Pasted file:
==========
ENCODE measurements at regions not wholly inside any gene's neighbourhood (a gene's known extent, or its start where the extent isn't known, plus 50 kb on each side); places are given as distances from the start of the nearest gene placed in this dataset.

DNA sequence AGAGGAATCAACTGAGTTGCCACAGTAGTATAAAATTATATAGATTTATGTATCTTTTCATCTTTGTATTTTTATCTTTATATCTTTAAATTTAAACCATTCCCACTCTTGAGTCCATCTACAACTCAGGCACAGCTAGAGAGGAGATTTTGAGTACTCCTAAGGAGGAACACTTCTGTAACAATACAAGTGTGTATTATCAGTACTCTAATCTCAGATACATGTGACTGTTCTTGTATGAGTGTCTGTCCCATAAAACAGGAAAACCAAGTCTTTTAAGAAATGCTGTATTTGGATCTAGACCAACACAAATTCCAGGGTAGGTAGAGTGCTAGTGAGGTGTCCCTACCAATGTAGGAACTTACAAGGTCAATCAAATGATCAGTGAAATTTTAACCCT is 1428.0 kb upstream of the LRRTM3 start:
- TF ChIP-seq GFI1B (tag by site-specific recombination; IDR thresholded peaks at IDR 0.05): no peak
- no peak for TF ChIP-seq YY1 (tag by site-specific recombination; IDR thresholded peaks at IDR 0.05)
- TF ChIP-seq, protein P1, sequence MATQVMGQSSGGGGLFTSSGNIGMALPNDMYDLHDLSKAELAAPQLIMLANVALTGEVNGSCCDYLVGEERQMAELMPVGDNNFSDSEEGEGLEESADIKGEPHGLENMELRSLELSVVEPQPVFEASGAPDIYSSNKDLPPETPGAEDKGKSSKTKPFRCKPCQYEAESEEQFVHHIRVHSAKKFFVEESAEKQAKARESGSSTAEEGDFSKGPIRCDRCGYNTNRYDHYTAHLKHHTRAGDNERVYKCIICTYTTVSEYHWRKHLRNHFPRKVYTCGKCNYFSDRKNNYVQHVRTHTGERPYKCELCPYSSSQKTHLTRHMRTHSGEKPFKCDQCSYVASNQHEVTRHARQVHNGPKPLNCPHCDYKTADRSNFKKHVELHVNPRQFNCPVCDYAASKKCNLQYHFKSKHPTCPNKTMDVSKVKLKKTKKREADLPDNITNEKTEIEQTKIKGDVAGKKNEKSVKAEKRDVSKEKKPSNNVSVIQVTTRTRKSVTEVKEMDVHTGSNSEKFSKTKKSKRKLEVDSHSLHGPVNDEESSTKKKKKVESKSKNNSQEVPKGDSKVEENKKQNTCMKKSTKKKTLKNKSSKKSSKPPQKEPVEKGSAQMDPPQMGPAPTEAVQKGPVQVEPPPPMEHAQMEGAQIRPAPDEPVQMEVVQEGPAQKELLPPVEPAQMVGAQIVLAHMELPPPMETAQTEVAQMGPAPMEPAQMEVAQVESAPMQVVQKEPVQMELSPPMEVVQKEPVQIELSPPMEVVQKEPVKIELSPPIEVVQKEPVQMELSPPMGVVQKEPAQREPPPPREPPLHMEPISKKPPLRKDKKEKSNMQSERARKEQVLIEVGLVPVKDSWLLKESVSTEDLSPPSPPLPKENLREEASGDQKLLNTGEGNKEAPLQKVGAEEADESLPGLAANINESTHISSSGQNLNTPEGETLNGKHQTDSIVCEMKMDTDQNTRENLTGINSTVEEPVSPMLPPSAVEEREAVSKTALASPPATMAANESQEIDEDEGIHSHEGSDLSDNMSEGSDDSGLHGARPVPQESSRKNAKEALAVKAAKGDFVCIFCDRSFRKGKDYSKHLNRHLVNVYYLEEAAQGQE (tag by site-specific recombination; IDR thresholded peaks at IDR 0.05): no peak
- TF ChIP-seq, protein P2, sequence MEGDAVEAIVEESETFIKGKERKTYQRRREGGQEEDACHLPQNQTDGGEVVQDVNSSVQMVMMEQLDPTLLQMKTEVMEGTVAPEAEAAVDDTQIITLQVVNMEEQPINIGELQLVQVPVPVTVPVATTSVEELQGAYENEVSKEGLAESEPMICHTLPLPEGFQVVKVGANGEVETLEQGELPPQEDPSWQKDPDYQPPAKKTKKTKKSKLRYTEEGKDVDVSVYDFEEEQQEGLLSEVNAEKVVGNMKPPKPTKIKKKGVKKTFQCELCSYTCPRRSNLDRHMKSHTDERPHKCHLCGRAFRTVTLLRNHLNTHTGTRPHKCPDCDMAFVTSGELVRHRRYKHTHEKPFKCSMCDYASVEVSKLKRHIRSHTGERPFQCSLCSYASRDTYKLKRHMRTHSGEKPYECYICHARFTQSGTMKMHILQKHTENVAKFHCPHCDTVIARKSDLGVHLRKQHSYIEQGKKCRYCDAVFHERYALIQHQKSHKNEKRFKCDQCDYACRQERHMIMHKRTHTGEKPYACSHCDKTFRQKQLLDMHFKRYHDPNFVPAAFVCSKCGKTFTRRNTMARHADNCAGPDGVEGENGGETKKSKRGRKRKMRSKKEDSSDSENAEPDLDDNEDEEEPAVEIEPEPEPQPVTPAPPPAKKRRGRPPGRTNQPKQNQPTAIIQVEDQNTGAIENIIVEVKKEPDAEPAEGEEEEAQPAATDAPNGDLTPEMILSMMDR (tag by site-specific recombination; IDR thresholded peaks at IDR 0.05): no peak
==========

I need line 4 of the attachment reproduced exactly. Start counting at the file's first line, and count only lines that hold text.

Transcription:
- no peak for TF ChIP-seq YY1 (tag by site-specific recombination; IDR thresholded peaks at IDR 0.05)